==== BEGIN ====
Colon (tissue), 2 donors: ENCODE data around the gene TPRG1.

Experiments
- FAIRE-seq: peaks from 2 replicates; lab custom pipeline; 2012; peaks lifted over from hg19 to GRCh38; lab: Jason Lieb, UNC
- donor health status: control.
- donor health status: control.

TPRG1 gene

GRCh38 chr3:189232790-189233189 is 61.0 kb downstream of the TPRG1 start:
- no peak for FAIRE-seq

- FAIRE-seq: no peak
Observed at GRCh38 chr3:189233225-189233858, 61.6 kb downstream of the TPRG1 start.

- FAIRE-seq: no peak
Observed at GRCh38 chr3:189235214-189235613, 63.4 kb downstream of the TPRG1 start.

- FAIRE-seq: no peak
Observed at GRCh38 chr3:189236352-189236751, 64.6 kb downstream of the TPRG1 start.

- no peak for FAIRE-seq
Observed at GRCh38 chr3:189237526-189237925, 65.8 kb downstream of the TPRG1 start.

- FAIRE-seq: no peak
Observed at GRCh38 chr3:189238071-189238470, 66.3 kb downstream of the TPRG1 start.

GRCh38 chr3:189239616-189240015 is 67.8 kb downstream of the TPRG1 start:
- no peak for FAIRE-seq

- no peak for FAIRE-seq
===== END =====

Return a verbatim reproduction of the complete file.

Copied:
Colon (tissue), 2 donors: ENCODE data around the gene TPRG1.

Experiments
- FAIRE-seq: peaks from 2 replicates; lab custom pipeline; 2012; peaks lifted over from hg19 to GRCh38; lab: Jason Lieb, UNC
- donor health status: control.
- donor health status: control.

TPRG1 gene

GRCh38 chr3:189232790-189233189 is 61.0 kb downstream of the TPRG1 start:
- no peak for FAIRE-seq

- FAIRE-seq: no peak
Observed at GRCh38 chr3:189233225-189233858, 61.6 kb downstream of the TPRG1 start.

- FAIRE-seq: no peak
Observed at GRCh38 chr3:189235214-189235613, 63.4 kb downstream of the TPRG1 start.

- FAIRE-seq: no peak
Observed at GRCh38 chr3:189236352-189236751, 64.6 kb downstream of the TPRG1 start.

- no peak for FAIRE-seq
Observed at GRCh38 chr3:189237526-189237925, 65.8 kb downstream of the TPRG1 start.

- FAIRE-seq: no peak
Observed at GRCh38 chr3:189238071-189238470, 66.3 kb downstream of the TPRG1 start.

GRCh38 chr3:189239616-189240015 is 67.8 kb downstream of the TPRG1 start:
- no peak for FAIRE-seq

- no peak for FAIRE-seq